WEST TOWN — Ogden International School pushed forward Monday with its proposal to consolidate with Jenner Elementary Academy of the Arts, a move that came despite a last-minute outburst from a parent against the merger.
The Local School Council governing the Downtown school unanimously approved a plan to present a more detailed proposal to the Chicago Board of Education, which is expected to hear the pitch next month, Principal Michael Beyer said. If the board approves the plan, Ogden ultimately would have until December to confirm the consolidation for it to take effect next school year.
The proposal is the product of an "exploratory committee" Beyer formed in July to address overcrowding officials expect to only worsen at Ogden's elementary school, 24 W. Walton St., amid constant Downtown development. The committee generated about 10 different ideas, but merging with Jenner, a school at 1119 N. Cleveland Ave. that enrolls far fewer students than its capacity of 1,060, was deemed "the most viable option" so far, Beyer said.
About 10 people, many of them Ogden staff, spoke ahead of Tuesday's vote in support of pursuing a merger with Jenner. But Rasha Elganzouri Gad, an Ogden parent and attorney who circulated a petition with more than 100 signatures against the merger, interrupted the School Council right before the vote, arguing parents weren't provided proper notice before the meeting and that the School Council wasn't clear about what action it was voting to take. Police even responded to the scene at Ogden's West Campus, 1250 W. Erie St., but no arrest was made.
Gad, who said she had a "valid" reason for not participating in the public comment portion of the meeting, later told media she was concerned about a merger's impact on Ogden's "quality of education." Jenner sits in the neighborhood once dedicated to the Cabrini-Green public housing projects, and despite the area's gentrification still considers 88 percent of its student body to be living in low-income households. Jenner currently has a "Level 2," or the second-lowest school rating, in CPS' five-level scale, while Ogden has a "Level 1" rating, the second highest.
"You can't just take [Ogden] and merge it into a failing school," Gad said.
The parent committee that came up with the idea proposes housing the combined school's prekindergarten through third grades at Ogden's existing Gold Coast campus. Jenner — which would be renamed "The Ogden International School at the Jenner Campus" — would teach fourth through eighth grades, and Ogden's west campus, 1250 W. Erie St., would become a high school that draws students from all over the city.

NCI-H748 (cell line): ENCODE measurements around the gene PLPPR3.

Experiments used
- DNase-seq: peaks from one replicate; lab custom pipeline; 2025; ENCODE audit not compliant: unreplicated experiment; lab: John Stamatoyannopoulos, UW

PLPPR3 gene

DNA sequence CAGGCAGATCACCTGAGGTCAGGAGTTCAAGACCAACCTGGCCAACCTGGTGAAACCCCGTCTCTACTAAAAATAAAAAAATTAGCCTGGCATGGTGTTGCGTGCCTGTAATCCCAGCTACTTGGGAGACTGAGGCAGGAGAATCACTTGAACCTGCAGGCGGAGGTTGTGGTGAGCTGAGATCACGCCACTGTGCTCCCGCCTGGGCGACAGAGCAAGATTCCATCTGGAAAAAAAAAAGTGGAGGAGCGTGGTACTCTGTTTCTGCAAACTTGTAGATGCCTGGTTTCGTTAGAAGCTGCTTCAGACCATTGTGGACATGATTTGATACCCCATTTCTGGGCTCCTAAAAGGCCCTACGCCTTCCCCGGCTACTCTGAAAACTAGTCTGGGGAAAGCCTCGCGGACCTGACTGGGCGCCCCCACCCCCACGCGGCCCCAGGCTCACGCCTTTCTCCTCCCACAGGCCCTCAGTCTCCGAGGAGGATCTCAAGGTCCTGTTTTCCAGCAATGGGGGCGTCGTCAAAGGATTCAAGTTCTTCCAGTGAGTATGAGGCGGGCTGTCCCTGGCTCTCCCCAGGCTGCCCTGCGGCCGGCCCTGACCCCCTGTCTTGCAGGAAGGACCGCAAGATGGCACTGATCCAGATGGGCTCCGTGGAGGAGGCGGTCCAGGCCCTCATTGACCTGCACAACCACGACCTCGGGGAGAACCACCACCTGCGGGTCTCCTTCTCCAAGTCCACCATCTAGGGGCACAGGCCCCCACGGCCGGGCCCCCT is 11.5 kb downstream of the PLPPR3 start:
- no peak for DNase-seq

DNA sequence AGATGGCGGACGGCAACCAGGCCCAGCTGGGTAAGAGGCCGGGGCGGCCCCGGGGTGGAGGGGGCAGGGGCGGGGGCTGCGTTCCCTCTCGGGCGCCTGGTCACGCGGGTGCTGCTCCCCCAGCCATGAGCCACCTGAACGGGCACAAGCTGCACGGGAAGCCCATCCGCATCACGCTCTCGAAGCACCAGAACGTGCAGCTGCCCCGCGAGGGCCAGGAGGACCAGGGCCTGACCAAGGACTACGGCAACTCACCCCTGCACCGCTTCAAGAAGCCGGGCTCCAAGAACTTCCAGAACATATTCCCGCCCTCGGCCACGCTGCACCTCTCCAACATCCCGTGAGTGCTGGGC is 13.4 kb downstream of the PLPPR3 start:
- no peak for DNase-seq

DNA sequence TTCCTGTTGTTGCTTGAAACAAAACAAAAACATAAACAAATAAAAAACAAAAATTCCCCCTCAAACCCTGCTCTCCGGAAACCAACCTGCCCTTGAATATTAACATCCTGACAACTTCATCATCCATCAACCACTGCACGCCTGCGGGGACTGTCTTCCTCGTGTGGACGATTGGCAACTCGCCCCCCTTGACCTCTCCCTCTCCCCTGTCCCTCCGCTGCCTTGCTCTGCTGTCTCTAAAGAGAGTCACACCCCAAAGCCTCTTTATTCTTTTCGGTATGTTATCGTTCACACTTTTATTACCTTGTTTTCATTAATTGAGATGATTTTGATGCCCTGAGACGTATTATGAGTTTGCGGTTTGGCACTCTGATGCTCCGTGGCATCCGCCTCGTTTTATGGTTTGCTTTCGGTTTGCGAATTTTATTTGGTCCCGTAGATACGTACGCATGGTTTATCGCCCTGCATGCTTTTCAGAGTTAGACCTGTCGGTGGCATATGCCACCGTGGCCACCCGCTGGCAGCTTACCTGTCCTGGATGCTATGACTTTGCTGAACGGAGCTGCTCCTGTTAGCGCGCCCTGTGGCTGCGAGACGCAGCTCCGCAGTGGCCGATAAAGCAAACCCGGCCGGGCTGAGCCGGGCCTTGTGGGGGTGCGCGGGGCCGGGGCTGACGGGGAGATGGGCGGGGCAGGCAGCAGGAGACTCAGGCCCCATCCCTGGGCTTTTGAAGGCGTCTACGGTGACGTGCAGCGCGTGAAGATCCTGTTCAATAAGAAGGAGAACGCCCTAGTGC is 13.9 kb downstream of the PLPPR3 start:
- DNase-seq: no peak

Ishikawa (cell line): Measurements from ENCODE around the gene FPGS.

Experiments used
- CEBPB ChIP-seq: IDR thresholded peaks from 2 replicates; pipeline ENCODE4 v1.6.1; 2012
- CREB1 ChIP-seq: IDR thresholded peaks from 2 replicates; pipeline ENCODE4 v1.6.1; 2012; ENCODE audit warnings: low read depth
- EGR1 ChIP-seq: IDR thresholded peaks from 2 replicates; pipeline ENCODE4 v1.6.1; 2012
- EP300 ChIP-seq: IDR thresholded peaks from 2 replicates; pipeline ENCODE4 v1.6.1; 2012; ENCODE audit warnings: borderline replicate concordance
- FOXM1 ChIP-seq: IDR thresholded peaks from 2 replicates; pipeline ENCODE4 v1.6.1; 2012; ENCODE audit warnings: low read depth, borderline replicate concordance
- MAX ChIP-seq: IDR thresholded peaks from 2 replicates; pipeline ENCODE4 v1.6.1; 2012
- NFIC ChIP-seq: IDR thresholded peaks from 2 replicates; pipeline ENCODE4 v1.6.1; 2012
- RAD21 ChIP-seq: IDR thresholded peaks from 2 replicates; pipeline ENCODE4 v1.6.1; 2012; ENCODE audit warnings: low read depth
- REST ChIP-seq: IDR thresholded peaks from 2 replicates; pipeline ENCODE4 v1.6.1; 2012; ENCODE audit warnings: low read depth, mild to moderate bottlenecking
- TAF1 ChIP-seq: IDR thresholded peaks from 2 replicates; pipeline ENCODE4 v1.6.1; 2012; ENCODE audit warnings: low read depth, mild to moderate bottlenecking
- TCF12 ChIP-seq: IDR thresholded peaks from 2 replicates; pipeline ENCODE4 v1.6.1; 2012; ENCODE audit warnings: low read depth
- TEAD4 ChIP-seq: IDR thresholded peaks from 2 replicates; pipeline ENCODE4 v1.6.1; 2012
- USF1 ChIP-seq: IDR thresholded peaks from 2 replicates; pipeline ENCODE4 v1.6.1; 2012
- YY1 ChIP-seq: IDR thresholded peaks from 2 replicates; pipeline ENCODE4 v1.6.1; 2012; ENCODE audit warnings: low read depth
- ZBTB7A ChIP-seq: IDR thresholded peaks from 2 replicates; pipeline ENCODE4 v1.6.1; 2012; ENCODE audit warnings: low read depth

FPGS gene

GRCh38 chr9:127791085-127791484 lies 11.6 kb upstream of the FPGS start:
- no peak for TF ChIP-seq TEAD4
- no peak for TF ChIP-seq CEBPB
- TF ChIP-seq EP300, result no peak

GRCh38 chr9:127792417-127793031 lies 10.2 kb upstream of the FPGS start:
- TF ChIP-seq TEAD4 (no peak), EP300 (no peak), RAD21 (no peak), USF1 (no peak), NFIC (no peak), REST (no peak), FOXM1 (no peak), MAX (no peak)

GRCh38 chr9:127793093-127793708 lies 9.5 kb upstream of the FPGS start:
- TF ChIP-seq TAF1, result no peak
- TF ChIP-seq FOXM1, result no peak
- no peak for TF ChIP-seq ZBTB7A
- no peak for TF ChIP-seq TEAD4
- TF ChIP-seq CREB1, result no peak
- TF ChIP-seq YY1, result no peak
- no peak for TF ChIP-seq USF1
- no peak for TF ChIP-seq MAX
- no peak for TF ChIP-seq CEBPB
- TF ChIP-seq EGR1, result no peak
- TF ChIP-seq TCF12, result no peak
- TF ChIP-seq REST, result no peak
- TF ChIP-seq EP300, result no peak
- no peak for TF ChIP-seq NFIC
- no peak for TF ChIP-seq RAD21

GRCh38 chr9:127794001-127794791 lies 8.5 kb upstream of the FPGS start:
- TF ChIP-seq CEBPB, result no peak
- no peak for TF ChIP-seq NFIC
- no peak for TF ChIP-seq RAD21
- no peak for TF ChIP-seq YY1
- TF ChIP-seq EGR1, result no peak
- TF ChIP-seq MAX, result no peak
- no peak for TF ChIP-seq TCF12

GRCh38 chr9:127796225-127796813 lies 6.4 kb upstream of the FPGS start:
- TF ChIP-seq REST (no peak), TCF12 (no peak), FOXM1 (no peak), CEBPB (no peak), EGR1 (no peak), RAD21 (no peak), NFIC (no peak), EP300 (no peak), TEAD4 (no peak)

Current families would be grandfathered into the schools, but boundaries would be changed. Ogden also hopes to secure tax-increment financing money to fund a new Jenner annex. Before he voted to further pursue a merger, Ogden School Council member Howard Speizer expressed concern that the proposed plan doesn't do enough to address Ogden's west campus, a former elementary school that would be repurposed as a high school.
Though a merger has yet to be approved, Beyer said the proposal also has the support of Jenner Principal Robert E. Croston Jr.; Ald. Walter Burnett (27th), whose ward oversees Jenner; and Herald "Chip" Johnson, the chief of the CPS network that includes Ogden, Jenner and other schools.
Despite that reinforcement, Beyer sent an email to parents before Monday's meeting saying he "clearly could have done a better job" communicating the proposed merger. The school will now host bimonthly meetings starting Sept. 28 to address overcrowding, and that all "detailed proposals," not just a merger with Jenner, will be considered moving forward. Beyer said he is meeting Tuesday with Janice Jackson, CPS' Chief Education Officer, on the topic.
"I am pleased that the Ogden community came out in support," Beyer said after Monday's meeting. "But I'm genuinely concerned about parent concerns ... I don't want any parent to feel left out."
In Other News: More School Cuts Expected
Monday also marked the 10th school day for Ogden, which despite overcrowding at its Gold Coast campus is about 70 students shy of CPS' enrollment projection for this school year. That means Ogden will be expected to cut $400,000 more from its budget this year, though Beyer said he will make a "last-ditch" plea to CPS to keep some of the funding, which the district doles out to schools based on meeting enrollment projections.
Beyer said the school has already outlined about $300,000 in new cuts by eliminating an unfilled position, not replacing a history teacher who recently moved to the Latin School of Chicago, and letting go a teacher assistant.
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